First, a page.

It’s a hot afternoon. I have just touched down in Dar es Salaam, after an hour’s flight from Nairobi. I am looking forward to this phase of the trip to this side of East Africa because I will get an opportunity to do a thing or two in between sessions. The last time I was out of Nairobi, so many people were on my neck because I didn’t bring them ‘anything’.

I might get a chance to correct that. I might get a chance but disregard it altogether. This is because a big chunk of those who complained of not getting anything is unknown to my day to day existence.

I am picked up by a soft-spoken Swahili guy called Zack who is to take me to the hotel. I sleep the whole way there. In between the journey, I get a chance to convert my currency to Tshs in a bureau, which I am served by a Somali girl.

These are everywhere. The only difference is their Mastery of Swahili. Down South, it’s more polished. It has confidence. It knows its home so it is cocky. Her Swahili is impeccable. I am shocked as she hands me the notes, but the world is full of contradictions.


Its been a hot day. I have just taken the four o’clock tea and the ocean is just calming down. ‘Uncle’ is sitting opposite me speaking with Masai about a girl who has just served us some Mahamri. My mind isn’t there but it is on a boat that’s approaching the shore. I am thousands of kilometers from home but I am always at home outdoors.

I feel alive.

I dip my legs in the sea water that’s hitting the shore and I feel freshened up. I love the feel of salt water on any place in my body primarily because there usually is a salty aftertaste. Not on the body but on the part of the skin that the ocean water interacts with. This is the reason I naturally love the coast. Having swum on the waters of the Atlantic, I can’t get enough of the endless depths, the beautiful sunsets and the continuous separation from reality.

I am an escapist so this is a perfect getaway for me.

When my eyes come back from reality, I look at Masai and Uncle and there is a girl just next to them, her eyes on the horizon, unbothered but aware of everything happening beside her. I know this because her presence isn’t something you just ignore. She has the presence that announces itself like the sound of a symphony.

She is in a black skirt and a blue, polo-like t-shirt. She is chocolate in complexion from the sides and I can tell she is attractive because her skin is freckles. I love fecklessness. It represents something beyond what we can commonly resonate with and understand. They signify more than just mere understanding.

The feeling brought about by the waves is replaced by a hunger to be with her.

A lump forms in my throat. Something that never happens. I am lost by the mere probability of never talking to her. The waves are stronger now and I am less bothered by their push and drive and more concerned about what I should say to this mystery.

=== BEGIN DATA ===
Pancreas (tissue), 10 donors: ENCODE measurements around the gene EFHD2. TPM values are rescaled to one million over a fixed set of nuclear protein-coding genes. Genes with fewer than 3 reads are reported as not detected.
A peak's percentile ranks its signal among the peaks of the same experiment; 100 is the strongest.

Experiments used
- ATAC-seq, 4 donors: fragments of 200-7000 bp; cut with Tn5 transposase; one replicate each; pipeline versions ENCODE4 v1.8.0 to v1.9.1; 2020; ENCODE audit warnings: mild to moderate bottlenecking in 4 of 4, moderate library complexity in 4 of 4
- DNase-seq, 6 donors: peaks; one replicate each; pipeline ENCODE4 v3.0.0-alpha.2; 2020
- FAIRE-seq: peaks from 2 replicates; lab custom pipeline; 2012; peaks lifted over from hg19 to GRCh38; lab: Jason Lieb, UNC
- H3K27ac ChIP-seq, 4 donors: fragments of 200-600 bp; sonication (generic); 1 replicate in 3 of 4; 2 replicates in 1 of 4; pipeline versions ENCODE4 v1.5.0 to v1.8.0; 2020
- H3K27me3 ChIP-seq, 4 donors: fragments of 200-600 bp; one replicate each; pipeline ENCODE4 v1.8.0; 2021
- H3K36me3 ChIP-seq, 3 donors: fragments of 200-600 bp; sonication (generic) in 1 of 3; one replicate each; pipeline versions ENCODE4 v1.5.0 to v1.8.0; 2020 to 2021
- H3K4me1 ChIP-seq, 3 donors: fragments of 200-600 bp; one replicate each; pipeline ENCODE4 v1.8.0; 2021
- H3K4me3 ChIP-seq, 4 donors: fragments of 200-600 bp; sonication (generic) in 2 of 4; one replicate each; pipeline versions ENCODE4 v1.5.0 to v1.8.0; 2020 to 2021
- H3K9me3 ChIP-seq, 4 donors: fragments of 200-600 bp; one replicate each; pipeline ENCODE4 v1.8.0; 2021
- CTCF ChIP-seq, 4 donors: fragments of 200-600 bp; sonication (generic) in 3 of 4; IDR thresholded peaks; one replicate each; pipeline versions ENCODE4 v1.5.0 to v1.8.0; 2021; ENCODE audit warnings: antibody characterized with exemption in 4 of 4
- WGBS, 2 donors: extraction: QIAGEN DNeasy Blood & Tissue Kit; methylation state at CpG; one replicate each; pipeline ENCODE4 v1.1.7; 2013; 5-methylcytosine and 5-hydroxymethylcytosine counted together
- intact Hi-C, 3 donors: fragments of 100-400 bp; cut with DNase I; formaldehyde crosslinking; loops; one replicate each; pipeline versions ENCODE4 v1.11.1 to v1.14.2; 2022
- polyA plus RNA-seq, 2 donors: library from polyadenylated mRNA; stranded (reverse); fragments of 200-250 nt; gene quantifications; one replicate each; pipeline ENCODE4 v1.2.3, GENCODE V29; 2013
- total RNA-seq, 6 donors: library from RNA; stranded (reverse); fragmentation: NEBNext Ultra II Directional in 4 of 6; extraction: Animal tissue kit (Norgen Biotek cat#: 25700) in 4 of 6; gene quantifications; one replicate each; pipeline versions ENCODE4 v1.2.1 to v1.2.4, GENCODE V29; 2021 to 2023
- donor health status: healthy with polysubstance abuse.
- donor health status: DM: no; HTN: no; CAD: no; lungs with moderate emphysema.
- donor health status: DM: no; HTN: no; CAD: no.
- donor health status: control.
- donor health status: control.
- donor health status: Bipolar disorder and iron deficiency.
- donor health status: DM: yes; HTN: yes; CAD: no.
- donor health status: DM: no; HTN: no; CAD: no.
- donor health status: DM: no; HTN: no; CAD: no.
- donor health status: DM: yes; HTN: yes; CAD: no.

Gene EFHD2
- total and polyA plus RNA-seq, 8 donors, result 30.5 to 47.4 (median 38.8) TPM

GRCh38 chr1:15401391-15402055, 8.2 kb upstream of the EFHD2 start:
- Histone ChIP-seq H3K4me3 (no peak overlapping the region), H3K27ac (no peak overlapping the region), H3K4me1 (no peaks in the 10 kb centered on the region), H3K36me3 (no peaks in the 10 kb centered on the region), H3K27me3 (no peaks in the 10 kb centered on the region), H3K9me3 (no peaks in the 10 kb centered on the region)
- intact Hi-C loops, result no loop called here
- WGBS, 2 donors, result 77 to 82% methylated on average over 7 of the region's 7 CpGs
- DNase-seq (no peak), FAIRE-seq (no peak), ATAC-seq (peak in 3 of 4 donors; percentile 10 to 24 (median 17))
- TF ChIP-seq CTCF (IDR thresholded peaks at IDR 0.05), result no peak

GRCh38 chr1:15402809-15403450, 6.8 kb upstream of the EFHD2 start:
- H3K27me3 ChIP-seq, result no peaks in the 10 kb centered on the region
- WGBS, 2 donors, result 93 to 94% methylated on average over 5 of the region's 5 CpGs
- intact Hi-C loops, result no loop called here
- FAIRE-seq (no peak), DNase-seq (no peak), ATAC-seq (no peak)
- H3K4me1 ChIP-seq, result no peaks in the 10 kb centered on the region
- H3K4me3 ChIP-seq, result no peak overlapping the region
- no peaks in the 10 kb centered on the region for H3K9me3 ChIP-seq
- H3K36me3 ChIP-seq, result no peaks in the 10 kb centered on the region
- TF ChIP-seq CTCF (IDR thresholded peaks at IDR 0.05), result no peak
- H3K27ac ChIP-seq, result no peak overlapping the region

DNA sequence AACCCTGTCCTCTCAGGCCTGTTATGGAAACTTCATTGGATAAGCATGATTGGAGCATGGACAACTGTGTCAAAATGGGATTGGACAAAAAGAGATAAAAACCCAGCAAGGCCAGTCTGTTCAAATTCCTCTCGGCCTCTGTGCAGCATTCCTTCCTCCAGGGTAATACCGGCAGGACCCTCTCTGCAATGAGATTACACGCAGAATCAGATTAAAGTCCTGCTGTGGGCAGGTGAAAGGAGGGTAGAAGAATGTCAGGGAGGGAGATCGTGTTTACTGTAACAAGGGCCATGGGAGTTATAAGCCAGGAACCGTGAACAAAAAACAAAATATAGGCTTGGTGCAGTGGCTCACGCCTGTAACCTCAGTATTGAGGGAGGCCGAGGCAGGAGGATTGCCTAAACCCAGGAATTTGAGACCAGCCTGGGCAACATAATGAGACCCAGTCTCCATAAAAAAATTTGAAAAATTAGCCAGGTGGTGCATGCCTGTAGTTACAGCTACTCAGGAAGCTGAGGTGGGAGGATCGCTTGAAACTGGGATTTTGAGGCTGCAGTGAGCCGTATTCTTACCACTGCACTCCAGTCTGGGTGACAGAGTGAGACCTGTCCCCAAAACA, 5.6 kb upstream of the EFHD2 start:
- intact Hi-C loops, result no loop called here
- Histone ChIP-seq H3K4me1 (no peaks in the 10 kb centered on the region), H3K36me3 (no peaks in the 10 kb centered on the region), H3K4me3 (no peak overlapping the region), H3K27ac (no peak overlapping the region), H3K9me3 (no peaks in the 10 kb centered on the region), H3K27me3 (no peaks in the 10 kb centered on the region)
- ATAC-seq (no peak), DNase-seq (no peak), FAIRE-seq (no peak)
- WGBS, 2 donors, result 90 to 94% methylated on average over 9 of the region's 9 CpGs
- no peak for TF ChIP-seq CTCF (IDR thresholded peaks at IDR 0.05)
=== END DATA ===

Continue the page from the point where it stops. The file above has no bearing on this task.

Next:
Then I remember the face.

I have seen her somewhere.


It’s 6:30, time for my morning run. Having checked in the previous day, I am yet to get accustomed to the terrain of the coastline so I am not sure which way to begin my morning jog. I slowly drag my tired body out of my bed, wash my face, brush my teeth and unlock the door. The sheets on the bed are as I found them. Unspread.

They are white. I marvel at the sight of purity.

Slowly I open the door and walk outside. The sun is just escaping the clouds and from a distance, I can feel the sound of ocean waves as they make contact with the coastline.  The ocean’s music takes command of my ears with crashing waves and the cries of the gulls so much that I don’t notice her approaching.

She isn’t coming to me but headed towards the opposite direction.

On her hands is a silver iPhone. Her hair is braided and she is wearing black trousers and a white t-shirt. I don’t see her face but I like the way she walks away from me. For a moment I forget locking the door and just stare.

I know its bad manners to do so but I can’t help it.


That’s what hits me when I look at her, engrossed in her own thoughts as she looks at the sunset. It seems to consume her. A devouring that can’t be explained by words. She is at peace away from human existence. Quiet but loud in her engagement with the fiercest of what nature has to offer.  I can tell the ocean scares her in some ways I might never get to know but its waters caress her feet in ways I might just get a chance to explore.

The hem of her skirt is barely touching the water but it’s wet because of the unpredictability of the waves. Its high tide in one moment but in the next, the water barely touches her ankles. She keeps trying to hold the garment above water levels but she fails every single time. I don’t know if it’s intentional or if it’s because of the overwhelming nature of her surroundings.

I decide to throw caution to the wind and talk to her. I lift myself up with my hands from the coarse rock I am sitting on and proceed to the place she is standing. When I get there, I don’t talk to her and just direct my eyes to the sunset that has her so engaged.

She looks at me and I pretend not to see.

She smiles.


The authorKen


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